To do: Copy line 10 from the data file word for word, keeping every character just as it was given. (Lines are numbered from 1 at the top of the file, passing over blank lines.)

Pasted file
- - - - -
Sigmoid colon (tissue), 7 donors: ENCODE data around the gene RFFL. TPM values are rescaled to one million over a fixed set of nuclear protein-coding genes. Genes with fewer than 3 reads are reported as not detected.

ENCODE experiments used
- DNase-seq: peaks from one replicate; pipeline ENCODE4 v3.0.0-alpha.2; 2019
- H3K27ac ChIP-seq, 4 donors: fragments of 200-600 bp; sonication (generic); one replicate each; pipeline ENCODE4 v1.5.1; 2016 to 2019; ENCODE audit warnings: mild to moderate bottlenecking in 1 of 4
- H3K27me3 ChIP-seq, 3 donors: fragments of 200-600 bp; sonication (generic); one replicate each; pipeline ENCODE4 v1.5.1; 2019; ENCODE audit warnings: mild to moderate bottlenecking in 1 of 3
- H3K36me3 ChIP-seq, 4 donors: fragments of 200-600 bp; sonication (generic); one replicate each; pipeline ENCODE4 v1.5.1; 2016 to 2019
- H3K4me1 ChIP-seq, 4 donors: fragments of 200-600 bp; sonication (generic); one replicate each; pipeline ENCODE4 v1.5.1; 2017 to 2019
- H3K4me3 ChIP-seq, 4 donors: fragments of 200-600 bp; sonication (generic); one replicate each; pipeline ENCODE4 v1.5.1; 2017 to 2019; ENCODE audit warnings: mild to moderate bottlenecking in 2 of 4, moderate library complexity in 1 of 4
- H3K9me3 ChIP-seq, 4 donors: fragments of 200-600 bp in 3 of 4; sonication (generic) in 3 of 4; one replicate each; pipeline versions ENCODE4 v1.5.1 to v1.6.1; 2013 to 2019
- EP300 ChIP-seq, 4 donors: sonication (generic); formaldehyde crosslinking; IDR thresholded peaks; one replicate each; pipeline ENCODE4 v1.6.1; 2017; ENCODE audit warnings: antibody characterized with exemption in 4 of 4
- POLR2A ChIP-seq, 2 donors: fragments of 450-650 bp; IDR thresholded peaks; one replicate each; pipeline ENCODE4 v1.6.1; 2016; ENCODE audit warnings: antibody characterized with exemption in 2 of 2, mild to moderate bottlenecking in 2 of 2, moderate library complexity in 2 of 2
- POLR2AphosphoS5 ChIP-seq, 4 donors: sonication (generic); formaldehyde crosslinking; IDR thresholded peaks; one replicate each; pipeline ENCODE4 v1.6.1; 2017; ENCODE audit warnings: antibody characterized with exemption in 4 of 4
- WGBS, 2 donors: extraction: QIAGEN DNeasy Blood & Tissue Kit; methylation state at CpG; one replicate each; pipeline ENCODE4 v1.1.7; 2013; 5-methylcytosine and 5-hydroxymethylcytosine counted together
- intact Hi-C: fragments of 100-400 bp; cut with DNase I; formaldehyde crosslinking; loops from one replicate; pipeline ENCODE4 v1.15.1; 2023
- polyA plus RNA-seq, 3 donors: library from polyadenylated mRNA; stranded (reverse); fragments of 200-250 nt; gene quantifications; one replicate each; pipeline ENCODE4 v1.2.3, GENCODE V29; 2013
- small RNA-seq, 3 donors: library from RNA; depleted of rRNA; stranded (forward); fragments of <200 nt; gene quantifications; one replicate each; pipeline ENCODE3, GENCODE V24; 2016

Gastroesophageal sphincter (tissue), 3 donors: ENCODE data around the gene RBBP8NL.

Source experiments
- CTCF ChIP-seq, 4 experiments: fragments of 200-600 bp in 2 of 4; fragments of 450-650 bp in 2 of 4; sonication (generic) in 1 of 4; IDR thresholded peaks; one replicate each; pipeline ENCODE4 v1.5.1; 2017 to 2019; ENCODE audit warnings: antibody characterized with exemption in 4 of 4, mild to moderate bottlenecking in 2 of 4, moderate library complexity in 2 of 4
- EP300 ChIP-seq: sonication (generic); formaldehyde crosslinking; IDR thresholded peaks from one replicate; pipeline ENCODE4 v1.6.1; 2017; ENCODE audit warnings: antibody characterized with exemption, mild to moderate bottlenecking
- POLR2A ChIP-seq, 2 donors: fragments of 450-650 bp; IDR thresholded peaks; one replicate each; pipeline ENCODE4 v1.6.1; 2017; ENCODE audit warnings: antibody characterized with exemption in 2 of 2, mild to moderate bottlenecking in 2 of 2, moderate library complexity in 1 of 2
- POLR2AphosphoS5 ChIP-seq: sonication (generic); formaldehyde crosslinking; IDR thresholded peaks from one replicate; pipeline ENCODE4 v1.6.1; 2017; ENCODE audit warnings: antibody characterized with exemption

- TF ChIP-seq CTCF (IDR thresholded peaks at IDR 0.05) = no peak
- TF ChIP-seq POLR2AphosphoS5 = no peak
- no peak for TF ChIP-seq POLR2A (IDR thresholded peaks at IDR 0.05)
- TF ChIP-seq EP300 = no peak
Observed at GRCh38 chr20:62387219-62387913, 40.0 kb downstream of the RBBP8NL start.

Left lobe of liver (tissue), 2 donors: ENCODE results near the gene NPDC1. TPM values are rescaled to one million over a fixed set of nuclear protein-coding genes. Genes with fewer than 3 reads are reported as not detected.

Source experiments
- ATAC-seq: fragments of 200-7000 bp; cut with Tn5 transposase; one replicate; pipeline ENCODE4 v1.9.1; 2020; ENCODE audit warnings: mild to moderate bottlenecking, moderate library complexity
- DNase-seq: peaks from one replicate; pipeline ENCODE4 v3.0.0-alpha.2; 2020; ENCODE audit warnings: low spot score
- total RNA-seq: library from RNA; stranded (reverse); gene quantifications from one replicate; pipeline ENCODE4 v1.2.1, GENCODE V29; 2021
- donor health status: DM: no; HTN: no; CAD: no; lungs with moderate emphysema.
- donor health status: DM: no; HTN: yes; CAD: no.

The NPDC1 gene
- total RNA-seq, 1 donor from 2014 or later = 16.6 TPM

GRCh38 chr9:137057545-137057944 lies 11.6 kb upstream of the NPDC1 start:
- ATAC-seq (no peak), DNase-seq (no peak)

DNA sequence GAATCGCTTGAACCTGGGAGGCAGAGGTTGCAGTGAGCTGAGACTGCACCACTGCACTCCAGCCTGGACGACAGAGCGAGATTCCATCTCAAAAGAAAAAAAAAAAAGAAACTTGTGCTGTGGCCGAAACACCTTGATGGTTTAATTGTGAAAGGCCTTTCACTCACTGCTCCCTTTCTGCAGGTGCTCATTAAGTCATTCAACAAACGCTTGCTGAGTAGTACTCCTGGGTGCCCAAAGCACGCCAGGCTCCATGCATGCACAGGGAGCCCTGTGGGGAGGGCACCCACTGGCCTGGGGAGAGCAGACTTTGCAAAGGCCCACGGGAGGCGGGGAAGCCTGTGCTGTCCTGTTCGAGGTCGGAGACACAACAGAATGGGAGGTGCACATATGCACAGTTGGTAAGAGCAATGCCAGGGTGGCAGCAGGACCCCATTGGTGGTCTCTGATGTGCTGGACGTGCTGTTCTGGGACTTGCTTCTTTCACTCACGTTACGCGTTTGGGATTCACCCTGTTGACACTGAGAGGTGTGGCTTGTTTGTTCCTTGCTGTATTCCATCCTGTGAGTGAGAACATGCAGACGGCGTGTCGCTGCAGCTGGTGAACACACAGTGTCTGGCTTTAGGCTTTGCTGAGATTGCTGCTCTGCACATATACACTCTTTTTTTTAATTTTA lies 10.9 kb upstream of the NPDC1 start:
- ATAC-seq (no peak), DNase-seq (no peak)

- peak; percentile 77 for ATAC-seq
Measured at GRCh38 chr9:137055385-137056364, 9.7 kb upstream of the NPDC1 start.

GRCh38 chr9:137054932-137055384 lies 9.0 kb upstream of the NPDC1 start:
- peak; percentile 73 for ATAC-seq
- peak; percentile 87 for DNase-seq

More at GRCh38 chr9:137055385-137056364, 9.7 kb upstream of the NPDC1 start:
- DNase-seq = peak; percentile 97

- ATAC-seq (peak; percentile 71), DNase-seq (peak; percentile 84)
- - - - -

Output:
- EP300 ChIP-seq, 4 donors: sonication (generic); formaldehyde crosslinking; IDR thresholded peaks; one replicate each; pipeline ENCODE4 v1.6.1; 2017; ENCODE audit warnings: antibody characterized with exemption in 4 of 4